The narcissist will often offer suggestions and ideas for things they'd like to see changed, like hair, clothing, exercise, personal habits, job, or any number of other things. But knowing there is a solution, as she puts it, makes all the difference in the world. Chantelle was a 47-year-old marketing executive who, until recently, had felt a real sense of satisfaction in her life. The mother of two college-age children, she had been enjoying the newfound freedom of not having her kids at home. She and her second husband enjoyed a solid second marriage that had just passed the five-year mark. Chantelle had also started work at a new firm. She told me, After a lifetime of paying my dues, I feel like I am finally getting the respect and appreciation that I've always wanted. And frankly, I think I deserve it! Chantelle also had a warm circle of friends and a close relationship with her younger sister, and, after years of fighting, she felt that she and her mother were finally getting along. I've come so far in my life, Chantelle told me on her first visit. But what is going on with my body? Good friends are a great resource for happiness and freedom. Our society is built on communication: our culture, our systems, our friendships, our love--the whole world around us. But, just like forgiveness, you first have to be a friend to yourself before you can truly be a friend to others. While reading, do mini-breathing meditations, like for five seconds at the end of a article or at the end of a article. This will keep you from falling asleep while reading or having to reread paragraphs because you were not concentrating on the words. It is a very simple breathing exercise and can be done throughout your reading. Pause and take a conscious breath. Then move on. Also, try stopping every half hour.

Stop reading and close your eyes for a minute or so and bring your attention back to your breath. The abuse aspect of this stage usually begins when the narcissist starts hearing the word, no. Now he's disappointed (remember all those other disappointing relationships? ), and with a narcissist that can be a very difficult thing because they don't react to disappointment the way others do. Normal disappointment tends to be marked by an acceptance that the other person either doesn't want to make the change or cannot make the change. Either way, we recognize that the other person has a right to be themselves and we can love and accept them as they are. That's not the way the narcissist sees it, which brings us to the third stage: Devaluation. Narcissists take the sort of disappointment that the rest of us would get over quite personally. They take the refusal as an insult, a criticism that they cannot tolerate rather than an assertion of the other party's right to be who they are. This leads to anger, fights, and emotional abuse as the narcissist begins to devalue the other person in various ways. By now, friendly suggestions have turned to blunt criticism, but as this devaluation process progresses, that blunt criticism becomes increasingly insulting and demeaning. Despite all the good things in her life, Chantelle was having a very rocky perimenopause. With no changes in her diet or exercise regimen, she had gained 20 pounds in the past year and was frustrated by symptoms that she didn't understand: memory problems, mental fog, fatigue, and a complete loss of interest in sex. Sex? What's that? she said when I asked her about her sex life. That's not even on my radar these days! Joe and I had been looking forward to having the house to ourselves with the kids gone . but now I can't even get interested! Chantelle was also having some hot flashes and occasional night sweats, sometimes during her period but sometimes in the middle of the month.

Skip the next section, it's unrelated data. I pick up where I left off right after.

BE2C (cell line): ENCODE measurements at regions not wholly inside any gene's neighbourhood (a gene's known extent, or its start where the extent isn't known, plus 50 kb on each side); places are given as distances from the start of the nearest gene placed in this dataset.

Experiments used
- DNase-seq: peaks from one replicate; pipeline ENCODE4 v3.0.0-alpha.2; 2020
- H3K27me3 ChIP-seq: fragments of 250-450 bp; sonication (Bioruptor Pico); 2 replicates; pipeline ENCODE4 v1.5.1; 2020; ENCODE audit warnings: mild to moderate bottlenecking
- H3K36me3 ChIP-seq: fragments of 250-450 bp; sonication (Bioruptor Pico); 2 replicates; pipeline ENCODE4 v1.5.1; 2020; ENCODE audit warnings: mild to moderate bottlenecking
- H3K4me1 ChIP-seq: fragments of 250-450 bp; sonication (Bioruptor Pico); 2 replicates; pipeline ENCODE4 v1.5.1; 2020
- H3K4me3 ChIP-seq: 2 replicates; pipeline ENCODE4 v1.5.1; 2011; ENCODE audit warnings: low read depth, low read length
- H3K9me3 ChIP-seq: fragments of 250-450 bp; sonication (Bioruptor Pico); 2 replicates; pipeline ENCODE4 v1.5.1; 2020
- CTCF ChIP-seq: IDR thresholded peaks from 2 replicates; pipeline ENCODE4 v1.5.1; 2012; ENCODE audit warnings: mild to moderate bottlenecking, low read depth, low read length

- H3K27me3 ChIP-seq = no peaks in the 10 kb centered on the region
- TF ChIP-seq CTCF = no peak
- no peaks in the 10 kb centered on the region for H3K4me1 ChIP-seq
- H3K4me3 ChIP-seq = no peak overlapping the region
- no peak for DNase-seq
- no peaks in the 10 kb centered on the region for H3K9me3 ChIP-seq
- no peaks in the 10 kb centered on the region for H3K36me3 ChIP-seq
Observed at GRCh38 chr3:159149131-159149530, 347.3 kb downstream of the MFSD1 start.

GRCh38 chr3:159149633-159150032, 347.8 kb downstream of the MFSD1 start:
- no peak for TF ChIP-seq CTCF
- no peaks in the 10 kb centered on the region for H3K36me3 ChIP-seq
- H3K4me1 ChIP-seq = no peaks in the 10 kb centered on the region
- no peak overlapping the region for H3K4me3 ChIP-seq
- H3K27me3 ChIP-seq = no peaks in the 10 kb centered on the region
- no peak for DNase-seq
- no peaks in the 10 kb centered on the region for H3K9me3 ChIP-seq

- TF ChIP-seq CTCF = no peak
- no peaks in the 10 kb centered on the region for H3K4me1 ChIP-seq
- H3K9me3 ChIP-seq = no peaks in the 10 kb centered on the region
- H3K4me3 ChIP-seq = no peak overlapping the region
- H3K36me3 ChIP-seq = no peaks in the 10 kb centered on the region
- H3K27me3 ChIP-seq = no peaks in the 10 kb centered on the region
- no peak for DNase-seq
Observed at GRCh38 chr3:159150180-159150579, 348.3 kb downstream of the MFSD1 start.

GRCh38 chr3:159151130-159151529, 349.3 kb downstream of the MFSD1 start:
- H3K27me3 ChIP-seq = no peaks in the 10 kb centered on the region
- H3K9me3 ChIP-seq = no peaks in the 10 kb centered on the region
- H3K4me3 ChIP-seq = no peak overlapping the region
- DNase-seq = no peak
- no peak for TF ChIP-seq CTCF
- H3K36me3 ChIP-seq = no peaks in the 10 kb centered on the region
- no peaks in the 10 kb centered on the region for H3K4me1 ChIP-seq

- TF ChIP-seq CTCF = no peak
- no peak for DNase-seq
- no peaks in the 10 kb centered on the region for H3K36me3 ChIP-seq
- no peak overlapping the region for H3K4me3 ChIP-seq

Even when she didn't have night sweats, she was having difficulty sleeping. As you get used to the idea of this, you may sometimes slip into breath meditation and decide to stop reading for a while. Sit down, relax. Breathe and smile. Be happy and peaceful. Practice laughing and smiling yoga meditation. Smile even more. Smile as if you were enlightened. Change the smile into laughter. Increase the laughter. Be happy. Even worse, what had once been said behind closed doors goes public, usually in front of family and friends. This pattern of growing hostility and verbal abuse continues to grow until it becomes the primary way the narcissist interacts with their partner. Cruelty becomes the norm, fighting escalates, and physical abuse becomes a real possibility. Anyone can suffer from narcissistic abuse syndrome. Women, men, adults, children, young, old, it doesn't matter. Nor does it matter how smart you are, how grounded you think you are, or how well you think you can read people. Why? Because narcissists are masters of deceit and manipulation, anyone can be made a victim and suffer abuse at their hands. Those that do are likely to develop some level of Narcissistic Abuse Syndrome.